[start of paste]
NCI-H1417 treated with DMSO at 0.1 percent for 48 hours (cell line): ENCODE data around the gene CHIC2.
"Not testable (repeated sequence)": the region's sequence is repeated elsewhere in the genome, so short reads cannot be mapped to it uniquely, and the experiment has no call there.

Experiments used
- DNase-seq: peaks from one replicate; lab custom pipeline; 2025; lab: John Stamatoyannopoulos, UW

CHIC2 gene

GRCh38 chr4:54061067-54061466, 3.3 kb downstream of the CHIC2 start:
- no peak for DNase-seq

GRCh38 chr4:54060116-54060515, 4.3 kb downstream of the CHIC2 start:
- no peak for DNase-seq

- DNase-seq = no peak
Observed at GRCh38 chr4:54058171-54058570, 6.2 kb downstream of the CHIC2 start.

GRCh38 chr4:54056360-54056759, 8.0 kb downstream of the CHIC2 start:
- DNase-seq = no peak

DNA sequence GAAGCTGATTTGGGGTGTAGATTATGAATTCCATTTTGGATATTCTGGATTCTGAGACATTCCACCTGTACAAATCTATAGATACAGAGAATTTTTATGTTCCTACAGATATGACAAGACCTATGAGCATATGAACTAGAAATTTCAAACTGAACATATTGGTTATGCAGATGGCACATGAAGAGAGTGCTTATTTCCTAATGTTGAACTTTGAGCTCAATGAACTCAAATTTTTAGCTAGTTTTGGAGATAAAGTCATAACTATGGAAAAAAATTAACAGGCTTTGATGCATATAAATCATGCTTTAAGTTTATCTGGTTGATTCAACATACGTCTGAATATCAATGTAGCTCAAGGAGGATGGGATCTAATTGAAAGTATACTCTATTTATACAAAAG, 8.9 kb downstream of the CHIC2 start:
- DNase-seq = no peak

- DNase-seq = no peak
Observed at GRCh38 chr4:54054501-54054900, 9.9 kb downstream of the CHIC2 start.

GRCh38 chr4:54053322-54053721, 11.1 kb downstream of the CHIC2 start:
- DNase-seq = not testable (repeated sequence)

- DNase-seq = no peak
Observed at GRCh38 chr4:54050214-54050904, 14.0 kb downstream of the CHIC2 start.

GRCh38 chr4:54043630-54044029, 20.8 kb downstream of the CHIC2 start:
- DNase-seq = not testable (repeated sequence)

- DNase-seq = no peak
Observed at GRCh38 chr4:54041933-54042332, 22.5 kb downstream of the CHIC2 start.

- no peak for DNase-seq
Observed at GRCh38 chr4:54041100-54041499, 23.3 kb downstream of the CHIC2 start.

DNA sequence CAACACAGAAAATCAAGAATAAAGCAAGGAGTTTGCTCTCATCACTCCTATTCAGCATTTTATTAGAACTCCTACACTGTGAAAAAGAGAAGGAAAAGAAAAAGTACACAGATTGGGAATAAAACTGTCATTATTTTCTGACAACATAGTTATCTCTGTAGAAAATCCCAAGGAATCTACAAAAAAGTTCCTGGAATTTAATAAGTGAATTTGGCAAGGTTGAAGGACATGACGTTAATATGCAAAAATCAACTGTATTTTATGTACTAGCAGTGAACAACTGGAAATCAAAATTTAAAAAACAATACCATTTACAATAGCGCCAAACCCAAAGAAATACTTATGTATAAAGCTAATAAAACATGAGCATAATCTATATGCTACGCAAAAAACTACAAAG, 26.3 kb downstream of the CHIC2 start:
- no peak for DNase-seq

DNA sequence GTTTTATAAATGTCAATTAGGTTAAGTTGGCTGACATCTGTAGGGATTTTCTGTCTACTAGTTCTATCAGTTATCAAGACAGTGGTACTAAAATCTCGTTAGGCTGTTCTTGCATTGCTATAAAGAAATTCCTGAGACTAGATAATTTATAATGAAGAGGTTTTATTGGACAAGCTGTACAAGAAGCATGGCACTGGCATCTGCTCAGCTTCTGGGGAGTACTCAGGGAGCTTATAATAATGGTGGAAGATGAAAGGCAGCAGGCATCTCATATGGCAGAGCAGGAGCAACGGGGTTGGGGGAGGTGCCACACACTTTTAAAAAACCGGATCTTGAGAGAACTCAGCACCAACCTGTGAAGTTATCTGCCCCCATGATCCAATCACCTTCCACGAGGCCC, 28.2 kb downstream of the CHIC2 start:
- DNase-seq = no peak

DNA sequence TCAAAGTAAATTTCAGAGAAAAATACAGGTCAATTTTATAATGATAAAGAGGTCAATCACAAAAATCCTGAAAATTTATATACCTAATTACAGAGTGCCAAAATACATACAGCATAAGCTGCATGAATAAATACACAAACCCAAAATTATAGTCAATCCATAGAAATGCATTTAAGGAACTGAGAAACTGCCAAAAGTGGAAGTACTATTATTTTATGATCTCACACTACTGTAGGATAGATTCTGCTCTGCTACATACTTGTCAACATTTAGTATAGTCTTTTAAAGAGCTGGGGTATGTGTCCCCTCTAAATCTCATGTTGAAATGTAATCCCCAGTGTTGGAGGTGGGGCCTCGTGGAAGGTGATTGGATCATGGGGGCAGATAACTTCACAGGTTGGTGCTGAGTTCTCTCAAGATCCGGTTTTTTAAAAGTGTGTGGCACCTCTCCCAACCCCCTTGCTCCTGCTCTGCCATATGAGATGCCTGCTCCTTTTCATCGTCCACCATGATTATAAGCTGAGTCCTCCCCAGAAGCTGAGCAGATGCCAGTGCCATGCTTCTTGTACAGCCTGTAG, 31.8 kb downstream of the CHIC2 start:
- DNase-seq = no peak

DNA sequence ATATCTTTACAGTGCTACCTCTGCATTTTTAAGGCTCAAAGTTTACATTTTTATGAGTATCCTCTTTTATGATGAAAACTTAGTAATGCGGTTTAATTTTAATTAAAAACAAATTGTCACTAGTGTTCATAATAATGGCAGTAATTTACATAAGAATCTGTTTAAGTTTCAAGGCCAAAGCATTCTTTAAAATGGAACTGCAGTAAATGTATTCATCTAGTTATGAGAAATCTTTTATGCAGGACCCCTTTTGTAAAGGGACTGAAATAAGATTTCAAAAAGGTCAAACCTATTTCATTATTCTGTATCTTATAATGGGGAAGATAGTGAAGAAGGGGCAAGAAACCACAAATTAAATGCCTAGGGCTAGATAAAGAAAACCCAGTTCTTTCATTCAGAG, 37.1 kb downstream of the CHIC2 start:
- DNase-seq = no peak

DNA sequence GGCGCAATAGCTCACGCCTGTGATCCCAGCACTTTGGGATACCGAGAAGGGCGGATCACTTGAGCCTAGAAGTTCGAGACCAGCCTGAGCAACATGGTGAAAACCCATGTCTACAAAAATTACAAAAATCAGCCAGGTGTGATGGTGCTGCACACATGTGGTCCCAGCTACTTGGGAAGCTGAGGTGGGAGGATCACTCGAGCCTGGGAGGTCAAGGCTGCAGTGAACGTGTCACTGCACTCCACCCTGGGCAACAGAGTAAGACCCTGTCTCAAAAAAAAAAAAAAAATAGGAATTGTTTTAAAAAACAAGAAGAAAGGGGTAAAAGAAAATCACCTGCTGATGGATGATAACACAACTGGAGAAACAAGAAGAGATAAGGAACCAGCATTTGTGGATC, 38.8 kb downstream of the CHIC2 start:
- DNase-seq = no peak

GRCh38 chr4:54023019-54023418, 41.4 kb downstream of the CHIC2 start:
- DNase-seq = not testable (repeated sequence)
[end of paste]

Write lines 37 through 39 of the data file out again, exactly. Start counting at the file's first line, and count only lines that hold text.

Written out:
- DNase-seq = no peak

GRCh38 chr4:54023019-54023418, 41.4 kb downstream of the CHIC2 start:
- DNase-seq = not testable (repeated sequence)